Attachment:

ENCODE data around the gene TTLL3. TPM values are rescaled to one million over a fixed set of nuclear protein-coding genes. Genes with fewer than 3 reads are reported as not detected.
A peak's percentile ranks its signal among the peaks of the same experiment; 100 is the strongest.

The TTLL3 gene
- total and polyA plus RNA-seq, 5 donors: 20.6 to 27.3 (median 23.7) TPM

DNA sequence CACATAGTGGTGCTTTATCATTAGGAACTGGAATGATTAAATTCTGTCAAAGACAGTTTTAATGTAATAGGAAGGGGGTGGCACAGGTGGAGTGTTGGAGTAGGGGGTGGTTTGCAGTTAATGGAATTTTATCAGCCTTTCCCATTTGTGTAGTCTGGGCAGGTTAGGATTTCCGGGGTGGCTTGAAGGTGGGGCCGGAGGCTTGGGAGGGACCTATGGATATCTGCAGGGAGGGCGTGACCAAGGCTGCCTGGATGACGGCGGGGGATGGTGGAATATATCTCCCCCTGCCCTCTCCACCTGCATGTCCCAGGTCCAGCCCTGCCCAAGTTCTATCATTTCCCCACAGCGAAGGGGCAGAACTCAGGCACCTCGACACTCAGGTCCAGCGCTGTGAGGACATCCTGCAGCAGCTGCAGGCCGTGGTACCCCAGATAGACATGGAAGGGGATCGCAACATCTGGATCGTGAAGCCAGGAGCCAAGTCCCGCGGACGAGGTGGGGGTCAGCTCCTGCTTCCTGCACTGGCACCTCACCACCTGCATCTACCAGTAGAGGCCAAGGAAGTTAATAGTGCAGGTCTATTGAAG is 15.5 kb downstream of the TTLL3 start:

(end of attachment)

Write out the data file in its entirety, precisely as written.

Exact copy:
ENCODE data around the gene TTLL3. TPM values are rescaled to one million over a fixed set of nuclear protein-coding genes. Genes with fewer than 3 reads are reported as not detected.
A peak's percentile ranks its signal among the peaks of the same experiment; 100 is the strongest.

The TTLL3 gene
- total and polyA plus RNA-seq, 5 donors: 20.6 to 27.3 (median 23.7) TPM

DNA sequence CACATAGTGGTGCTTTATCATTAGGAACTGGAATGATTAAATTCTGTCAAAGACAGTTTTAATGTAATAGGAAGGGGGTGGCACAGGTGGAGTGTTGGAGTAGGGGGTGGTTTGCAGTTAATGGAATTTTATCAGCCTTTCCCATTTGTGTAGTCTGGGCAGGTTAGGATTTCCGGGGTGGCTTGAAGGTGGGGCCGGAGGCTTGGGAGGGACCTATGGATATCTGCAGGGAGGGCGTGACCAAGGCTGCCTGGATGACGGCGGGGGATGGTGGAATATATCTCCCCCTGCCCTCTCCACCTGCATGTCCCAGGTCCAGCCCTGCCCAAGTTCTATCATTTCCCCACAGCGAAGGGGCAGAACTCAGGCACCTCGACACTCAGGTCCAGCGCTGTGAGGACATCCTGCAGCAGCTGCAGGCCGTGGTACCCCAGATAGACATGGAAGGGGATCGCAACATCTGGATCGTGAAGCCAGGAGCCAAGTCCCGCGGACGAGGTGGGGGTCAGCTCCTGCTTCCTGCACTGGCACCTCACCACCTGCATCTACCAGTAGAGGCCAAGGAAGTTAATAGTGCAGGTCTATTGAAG is 15.5 kb downstream of the TTLL3 start: